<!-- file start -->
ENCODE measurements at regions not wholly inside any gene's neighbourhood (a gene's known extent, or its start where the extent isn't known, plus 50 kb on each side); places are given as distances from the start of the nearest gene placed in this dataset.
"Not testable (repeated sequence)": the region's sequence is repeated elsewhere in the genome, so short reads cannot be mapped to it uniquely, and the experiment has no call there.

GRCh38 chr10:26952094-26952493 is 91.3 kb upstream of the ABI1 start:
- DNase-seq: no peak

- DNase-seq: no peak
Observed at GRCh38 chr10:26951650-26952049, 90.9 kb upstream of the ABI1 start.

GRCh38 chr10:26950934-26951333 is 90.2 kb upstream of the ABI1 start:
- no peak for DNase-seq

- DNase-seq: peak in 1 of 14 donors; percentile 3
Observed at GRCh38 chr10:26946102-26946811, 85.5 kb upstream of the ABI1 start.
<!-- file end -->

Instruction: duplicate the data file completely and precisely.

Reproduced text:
ENCODE measurements at regions not wholly inside any gene's neighbourhood (a gene's known extent, or its start where the extent isn't known, plus 50 kb on each side); places are given as distances from the start of the nearest gene placed in this dataset.
"Not testable (repeated sequence)": the region's sequence is repeated elsewhere in the genome, so short reads cannot be mapped to it uniquely, and the experiment has no call there.

GRCh38 chr10:26952094-26952493 is 91.3 kb upstream of the ABI1 start:
- DNase-seq: no peak

- DNase-seq: no peak
Observed at GRCh38 chr10:26951650-26952049, 90.9 kb upstream of the ABI1 start.

GRCh38 chr10:26950934-26951333 is 90.2 kb upstream of the ABI1 start:
- no peak for DNase-seq

- DNase-seq: peak in 1 of 14 donors; percentile 3
Observed at GRCh38 chr10:26946102-26946811, 85.5 kb upstream of the ABI1 start.